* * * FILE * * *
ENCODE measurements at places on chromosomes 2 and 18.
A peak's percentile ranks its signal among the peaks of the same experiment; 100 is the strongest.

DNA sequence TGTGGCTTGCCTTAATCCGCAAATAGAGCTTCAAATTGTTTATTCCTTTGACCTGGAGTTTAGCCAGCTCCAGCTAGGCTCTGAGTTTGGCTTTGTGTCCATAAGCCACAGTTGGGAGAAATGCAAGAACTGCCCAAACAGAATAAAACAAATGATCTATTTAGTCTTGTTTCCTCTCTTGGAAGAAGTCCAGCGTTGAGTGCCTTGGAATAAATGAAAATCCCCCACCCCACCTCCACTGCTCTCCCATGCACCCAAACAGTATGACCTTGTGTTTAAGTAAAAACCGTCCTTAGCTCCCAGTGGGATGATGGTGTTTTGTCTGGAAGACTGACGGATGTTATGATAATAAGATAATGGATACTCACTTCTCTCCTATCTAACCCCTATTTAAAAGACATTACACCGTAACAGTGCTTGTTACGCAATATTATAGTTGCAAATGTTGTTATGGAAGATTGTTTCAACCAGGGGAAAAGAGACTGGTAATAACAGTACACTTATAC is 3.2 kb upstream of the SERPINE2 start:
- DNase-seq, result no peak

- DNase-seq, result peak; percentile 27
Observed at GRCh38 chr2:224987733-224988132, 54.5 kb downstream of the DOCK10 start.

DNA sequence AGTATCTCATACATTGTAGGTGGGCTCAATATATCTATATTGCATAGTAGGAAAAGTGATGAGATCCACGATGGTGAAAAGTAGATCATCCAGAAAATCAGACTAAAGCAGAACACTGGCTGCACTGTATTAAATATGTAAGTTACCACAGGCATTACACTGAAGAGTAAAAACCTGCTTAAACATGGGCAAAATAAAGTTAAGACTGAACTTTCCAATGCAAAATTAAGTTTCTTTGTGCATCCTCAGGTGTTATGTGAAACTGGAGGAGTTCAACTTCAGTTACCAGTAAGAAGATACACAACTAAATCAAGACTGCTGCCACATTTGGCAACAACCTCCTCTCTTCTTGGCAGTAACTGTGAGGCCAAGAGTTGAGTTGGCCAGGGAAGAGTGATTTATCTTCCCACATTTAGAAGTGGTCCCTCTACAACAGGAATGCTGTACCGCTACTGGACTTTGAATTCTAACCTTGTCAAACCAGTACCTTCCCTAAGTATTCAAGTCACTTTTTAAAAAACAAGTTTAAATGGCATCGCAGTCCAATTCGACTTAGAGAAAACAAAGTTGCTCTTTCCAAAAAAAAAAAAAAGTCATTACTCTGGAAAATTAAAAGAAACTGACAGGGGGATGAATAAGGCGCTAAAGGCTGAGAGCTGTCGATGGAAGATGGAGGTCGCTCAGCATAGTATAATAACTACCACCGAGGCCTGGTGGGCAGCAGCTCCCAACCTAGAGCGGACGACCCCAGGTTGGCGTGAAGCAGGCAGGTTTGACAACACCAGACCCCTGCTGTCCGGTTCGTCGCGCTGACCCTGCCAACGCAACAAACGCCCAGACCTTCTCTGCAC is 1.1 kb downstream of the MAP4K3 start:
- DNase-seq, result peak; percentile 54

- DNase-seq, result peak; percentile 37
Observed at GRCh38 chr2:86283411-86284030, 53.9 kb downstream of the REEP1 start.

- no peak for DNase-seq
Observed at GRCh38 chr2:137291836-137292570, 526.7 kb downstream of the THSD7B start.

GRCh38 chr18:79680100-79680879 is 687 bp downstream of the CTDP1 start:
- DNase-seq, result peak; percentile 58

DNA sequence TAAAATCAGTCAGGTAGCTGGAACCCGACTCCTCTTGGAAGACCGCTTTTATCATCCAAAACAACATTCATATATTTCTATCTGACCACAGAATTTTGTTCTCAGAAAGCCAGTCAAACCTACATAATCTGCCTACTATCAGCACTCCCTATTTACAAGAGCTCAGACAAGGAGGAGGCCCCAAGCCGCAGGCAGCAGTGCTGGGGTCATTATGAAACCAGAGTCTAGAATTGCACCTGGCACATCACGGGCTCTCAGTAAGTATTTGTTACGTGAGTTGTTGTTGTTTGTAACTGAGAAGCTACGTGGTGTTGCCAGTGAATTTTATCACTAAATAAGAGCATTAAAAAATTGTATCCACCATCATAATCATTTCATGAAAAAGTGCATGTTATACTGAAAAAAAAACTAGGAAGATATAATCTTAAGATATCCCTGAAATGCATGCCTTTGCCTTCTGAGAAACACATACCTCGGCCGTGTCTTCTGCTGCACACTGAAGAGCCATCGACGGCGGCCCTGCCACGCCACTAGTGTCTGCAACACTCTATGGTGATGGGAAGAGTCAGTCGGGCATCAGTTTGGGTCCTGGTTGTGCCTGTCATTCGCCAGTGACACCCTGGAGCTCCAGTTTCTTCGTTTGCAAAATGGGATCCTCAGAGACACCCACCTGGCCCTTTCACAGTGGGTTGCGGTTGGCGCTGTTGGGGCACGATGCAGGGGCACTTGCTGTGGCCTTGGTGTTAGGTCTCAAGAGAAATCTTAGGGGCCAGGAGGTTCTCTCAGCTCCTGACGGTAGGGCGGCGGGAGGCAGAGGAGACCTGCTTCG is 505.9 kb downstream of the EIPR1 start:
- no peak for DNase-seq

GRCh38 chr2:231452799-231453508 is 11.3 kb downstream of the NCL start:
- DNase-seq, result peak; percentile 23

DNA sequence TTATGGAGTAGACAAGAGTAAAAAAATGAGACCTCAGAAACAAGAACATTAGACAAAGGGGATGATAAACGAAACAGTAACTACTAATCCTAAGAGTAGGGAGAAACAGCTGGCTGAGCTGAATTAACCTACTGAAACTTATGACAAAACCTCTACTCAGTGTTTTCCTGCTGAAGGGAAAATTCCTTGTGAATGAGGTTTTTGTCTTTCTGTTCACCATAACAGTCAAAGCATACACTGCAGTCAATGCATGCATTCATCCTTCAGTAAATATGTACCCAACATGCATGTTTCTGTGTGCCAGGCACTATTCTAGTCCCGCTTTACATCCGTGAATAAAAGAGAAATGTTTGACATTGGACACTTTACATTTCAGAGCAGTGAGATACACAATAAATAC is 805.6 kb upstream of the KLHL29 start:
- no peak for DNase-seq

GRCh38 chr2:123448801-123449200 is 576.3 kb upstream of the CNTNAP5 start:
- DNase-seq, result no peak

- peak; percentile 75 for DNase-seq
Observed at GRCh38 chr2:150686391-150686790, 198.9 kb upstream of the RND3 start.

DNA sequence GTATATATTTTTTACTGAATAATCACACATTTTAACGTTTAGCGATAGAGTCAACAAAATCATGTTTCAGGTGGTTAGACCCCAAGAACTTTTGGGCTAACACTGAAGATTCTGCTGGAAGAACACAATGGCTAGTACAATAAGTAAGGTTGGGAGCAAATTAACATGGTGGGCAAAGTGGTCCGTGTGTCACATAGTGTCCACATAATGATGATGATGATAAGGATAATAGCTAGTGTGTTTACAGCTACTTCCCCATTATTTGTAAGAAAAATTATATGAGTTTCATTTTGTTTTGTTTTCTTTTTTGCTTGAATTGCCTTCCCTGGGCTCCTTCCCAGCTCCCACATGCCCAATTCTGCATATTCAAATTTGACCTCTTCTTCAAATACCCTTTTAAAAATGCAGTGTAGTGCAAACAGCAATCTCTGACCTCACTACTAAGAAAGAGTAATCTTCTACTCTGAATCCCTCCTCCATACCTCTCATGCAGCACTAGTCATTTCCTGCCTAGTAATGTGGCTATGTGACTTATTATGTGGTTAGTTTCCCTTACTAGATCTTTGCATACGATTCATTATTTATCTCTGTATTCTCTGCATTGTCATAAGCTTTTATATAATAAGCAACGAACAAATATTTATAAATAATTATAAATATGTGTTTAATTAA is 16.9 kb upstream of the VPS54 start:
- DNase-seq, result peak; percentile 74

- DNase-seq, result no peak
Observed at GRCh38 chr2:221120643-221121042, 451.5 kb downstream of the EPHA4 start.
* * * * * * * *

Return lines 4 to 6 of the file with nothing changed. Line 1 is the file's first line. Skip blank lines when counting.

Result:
- DNase-seq, result no peak

- DNase-seq, result peak; percentile 27
Observed at GRCh38 chr2:224987733-224988132, 54.5 kb downstream of the DOCK10 start.